Meyer Debuts Storage and Retrieval Building
September 16, 2010,
Jay Zilinskas, Meyer; Nobo Morita, Daifuku America Corp.; Stanley Cheng, Meyer; and Rep. John Garamendi of California
By Andrea Lillo
Thirteen million pots and pans--or 66,000 pallets of kitchen products--is a lot of metal. It's also the capacity of the new Automated Storage and Retrieval System (AS/RS) building unveiled last month by cookware company Meyer Corp. U.S. at the company's Fairfield, Calif., campus.
"We outgrew the traditional warehouse," said Stanley Cheng, Meyer's chief executive officer. The new AS/RS facility was costly at $50 million, he told HFN, but it was the right thing to do. "It makes more sense. It's an investment in the future."
The company already had a smaller automated factory in Italy, and its success led Cheng to think about developing such a facility in the U.S., he said. Working with Daifuku America Corp., which provides automated material-handling equipment for a variety of industries, Meyer began the project 18 months ago.
Meyer already sells one out of every three cookware pieces in the U.S., Cheng said, and "with this facility, Meyer will continue to grow in the U.S. We're already the largest cookware manufacturer in the U.S., and there's a chance we will become the world's largest one day."
The building, at 165,000 square feet, has a much smaller footprint than a traditional facility, which for this number of pallets would have required 750,000 square feet. Besides saving open land space, the facility also incorporated other green features such as using 30,000 tons of recycled and reclaimed pavements and 8.8 million pounds of reclaimed and recycled steel. Also on the 39-acre AS/RS facility are vegetated bioswales and a retention pond to capture storm water runoff, as well as an onsite wetland preserve.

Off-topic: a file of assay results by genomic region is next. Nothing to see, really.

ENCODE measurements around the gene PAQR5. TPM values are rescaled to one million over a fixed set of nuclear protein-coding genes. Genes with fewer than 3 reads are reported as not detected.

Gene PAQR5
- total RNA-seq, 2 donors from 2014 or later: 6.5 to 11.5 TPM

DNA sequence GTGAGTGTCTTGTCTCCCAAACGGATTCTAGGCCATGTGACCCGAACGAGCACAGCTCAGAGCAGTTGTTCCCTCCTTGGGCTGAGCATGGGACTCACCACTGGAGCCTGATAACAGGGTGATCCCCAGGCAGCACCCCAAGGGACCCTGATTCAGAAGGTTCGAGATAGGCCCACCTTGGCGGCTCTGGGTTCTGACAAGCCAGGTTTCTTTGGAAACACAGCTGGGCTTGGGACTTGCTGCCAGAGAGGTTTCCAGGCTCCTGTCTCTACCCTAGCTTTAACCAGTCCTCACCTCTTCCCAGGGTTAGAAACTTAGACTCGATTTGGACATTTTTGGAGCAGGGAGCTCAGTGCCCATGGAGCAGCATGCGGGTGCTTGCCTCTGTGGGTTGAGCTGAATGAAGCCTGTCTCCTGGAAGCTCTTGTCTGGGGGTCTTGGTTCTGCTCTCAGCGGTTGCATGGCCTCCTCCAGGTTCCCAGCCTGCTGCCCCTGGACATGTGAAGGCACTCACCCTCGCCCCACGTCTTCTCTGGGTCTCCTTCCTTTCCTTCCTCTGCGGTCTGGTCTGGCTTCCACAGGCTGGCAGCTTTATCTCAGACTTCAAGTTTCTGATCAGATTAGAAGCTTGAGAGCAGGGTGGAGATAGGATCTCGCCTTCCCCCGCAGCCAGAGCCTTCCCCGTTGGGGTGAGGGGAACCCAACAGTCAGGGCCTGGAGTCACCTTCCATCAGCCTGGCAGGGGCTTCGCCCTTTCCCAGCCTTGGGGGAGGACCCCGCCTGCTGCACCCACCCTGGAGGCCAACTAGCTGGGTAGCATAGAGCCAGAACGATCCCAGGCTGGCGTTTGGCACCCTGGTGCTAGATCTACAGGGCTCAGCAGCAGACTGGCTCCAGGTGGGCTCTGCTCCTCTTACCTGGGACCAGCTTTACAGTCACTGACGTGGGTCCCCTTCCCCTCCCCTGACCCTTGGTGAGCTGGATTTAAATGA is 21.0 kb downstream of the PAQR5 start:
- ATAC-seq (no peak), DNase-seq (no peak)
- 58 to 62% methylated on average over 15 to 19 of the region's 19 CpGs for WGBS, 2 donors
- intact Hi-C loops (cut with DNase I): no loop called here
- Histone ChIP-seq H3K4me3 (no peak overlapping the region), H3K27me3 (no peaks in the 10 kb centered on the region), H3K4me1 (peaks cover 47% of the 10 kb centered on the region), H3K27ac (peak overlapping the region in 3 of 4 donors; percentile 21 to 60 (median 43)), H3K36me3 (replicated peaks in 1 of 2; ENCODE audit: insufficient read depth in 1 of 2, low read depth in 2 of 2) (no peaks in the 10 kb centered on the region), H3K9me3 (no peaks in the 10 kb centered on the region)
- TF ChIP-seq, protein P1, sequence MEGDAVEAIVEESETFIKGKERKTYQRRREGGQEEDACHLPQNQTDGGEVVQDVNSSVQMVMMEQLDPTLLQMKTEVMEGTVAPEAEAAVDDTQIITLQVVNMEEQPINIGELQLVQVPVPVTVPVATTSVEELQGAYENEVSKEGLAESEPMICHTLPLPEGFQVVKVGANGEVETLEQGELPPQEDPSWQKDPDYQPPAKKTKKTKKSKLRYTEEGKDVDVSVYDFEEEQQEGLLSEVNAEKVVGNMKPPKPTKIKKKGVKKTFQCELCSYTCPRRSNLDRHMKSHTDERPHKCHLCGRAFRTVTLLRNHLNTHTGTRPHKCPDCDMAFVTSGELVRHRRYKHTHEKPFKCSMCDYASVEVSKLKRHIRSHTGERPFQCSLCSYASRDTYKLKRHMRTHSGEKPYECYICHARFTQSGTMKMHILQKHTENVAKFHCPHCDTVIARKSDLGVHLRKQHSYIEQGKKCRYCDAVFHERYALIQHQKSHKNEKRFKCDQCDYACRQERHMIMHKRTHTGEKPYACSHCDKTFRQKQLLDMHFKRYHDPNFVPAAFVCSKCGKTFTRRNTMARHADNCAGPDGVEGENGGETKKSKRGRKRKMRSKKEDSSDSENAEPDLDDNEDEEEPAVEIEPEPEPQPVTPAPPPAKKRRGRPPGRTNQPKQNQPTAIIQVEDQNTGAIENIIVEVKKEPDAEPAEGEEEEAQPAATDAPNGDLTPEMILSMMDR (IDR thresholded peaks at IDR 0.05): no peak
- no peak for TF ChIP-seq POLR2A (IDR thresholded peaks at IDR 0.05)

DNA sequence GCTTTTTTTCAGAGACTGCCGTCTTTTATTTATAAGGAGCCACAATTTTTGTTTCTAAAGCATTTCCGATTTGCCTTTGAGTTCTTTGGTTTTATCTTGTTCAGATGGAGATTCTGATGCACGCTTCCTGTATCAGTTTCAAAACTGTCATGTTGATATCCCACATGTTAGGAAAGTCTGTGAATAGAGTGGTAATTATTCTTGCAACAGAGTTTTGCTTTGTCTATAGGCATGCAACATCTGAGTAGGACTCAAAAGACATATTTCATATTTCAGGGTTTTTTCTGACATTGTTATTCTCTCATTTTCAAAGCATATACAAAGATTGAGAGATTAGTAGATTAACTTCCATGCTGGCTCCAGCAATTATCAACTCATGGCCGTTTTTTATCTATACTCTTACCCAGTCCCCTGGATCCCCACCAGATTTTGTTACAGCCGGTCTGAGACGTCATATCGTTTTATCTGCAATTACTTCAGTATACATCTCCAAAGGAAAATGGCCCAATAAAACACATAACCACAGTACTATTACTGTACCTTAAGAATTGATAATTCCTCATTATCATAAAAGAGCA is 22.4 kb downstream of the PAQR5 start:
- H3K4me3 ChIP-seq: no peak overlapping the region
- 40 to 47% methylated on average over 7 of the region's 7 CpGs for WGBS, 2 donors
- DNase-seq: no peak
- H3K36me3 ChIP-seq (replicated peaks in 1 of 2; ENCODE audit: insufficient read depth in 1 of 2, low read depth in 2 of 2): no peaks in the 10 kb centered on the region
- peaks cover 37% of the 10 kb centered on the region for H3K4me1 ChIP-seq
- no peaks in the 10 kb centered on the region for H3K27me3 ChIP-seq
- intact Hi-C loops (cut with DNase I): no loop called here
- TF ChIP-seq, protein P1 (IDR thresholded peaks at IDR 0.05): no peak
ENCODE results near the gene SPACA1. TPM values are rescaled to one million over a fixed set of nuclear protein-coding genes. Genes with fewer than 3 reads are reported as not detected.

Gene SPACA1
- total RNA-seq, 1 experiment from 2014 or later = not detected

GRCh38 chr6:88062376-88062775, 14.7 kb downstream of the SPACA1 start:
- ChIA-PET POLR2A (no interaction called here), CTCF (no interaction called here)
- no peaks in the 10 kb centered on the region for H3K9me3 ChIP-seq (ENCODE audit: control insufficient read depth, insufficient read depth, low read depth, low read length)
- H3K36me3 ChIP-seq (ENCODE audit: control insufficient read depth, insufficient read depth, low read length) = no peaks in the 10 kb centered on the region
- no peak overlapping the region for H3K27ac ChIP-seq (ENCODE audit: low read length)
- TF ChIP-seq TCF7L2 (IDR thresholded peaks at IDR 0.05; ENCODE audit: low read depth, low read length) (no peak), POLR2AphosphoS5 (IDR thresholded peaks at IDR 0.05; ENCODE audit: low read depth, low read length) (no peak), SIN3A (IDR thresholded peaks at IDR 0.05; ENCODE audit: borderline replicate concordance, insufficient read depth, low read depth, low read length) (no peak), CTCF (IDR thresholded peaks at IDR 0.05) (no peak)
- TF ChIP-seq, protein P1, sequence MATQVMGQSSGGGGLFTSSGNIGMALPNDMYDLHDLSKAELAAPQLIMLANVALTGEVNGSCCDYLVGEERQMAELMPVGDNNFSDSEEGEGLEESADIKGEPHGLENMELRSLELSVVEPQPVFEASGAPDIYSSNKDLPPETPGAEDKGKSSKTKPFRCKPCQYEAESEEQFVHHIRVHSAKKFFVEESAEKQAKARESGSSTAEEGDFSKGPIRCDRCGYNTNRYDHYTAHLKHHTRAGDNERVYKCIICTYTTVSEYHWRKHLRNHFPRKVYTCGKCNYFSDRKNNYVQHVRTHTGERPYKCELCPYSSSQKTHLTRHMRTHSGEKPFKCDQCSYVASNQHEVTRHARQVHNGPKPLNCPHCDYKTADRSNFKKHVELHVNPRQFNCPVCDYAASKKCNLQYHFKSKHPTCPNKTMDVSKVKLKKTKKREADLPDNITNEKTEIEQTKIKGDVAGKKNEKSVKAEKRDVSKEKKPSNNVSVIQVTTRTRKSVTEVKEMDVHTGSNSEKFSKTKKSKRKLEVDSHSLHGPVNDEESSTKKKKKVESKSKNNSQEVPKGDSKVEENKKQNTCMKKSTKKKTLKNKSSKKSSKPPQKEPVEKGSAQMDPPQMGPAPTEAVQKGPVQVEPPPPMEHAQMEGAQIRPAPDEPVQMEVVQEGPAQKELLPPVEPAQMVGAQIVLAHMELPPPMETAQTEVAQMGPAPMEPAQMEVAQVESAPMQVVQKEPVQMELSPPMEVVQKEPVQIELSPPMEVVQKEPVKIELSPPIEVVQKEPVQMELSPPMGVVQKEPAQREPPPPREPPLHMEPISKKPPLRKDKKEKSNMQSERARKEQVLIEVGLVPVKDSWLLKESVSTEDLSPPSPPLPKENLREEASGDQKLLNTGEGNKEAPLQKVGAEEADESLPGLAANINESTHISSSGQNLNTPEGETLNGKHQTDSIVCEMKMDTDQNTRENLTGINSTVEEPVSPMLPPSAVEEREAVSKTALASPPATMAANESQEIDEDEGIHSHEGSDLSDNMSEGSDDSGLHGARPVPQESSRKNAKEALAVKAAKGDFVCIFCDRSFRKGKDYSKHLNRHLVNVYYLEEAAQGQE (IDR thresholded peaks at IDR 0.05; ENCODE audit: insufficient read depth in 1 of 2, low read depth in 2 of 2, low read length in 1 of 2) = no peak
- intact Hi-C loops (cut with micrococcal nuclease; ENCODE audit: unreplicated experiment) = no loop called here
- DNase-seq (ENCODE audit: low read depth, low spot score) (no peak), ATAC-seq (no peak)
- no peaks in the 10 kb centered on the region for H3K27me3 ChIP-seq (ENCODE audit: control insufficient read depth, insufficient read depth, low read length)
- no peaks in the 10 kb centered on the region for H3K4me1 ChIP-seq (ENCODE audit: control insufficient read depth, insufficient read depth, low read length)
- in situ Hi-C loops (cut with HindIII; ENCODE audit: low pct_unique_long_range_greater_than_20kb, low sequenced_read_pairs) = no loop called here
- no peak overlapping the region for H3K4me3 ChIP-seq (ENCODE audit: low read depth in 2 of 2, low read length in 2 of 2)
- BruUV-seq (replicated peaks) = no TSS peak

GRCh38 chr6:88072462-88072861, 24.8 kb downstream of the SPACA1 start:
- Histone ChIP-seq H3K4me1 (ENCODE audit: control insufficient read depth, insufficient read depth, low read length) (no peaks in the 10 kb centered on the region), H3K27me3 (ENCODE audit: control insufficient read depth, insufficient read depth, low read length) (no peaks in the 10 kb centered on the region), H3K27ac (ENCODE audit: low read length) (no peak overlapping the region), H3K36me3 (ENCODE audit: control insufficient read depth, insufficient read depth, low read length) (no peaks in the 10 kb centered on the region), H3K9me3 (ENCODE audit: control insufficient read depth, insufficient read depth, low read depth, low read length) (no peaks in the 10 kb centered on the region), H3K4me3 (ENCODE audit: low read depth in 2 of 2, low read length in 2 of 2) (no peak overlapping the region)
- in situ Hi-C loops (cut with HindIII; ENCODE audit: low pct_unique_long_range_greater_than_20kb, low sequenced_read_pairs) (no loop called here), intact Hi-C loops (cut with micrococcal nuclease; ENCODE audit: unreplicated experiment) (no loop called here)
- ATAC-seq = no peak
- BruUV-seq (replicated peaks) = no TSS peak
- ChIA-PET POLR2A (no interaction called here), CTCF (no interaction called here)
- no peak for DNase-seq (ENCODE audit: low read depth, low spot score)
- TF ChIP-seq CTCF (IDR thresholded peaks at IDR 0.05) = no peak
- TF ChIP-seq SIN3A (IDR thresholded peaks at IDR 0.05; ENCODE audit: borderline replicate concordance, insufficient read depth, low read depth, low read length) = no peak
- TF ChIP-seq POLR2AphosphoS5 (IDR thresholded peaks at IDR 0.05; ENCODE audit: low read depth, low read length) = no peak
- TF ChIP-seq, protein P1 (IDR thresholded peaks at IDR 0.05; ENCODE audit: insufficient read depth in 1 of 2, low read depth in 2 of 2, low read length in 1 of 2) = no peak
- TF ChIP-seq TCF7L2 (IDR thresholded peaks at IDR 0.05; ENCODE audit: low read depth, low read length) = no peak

The AS/RS is not the only milestone for the company this year, however, as its Circulon brand turns 25. Its portfolio of nine brands is one of the reasons for Meyer's success, in fact, as "we understand market segmentation," Cheng said. "Our multiple brand approach caters to retailers' needs to differentiate themselves."
While Circulon is its oldest brand, one of the newest is the Paula Deen line, which has "exploded" since its launch in 2008, Cheng said. "It's very successful."
The largest is Farberware at about a quarter of its brand business. And Cheng said the company is currently considering an acquisition of another high-end brand. "We're always on the look out for new opportunities," he told HFN. "We do very well with licensed brands."
The company's private label business, at about 20 percent and growing fast, is "a challenge to all national brands--even ours--because it is so successful," Cheng said.
In "this horrible economy," Meyer's business overall has been growing modestly, Cheng said. "We're very happy about that." The high-end category has been difficult, he said, but "we see a light at the end of the tunnel." The moderate price level--where the majority of Meyer's product line resides--has been doing well, he added.
And as its business in the U.S. is mature and well established, Meyer is now eyeing other regions for expansion. Asia is an exciting growth opportunity, he said, where "we're doing more serious investment," especially in "super hot" China, as well as Japan. "We see high double-digit growth there, particularly in China."
And speaking of China, though the bulk of the home furnishings industry manufactures the bulk of product there, that's not the case for Meyer, which makes only about a third of its product in China. "People are always surprised when they hear that," Cheng said. The majority of product--more than half, in fact--is made in Thailand in a vertical facility. "It's one of the best cookware factories in the world."
And making the best is what Meyer strives for. "At the end of the day, we try to bring lasting value to the consumer," he said.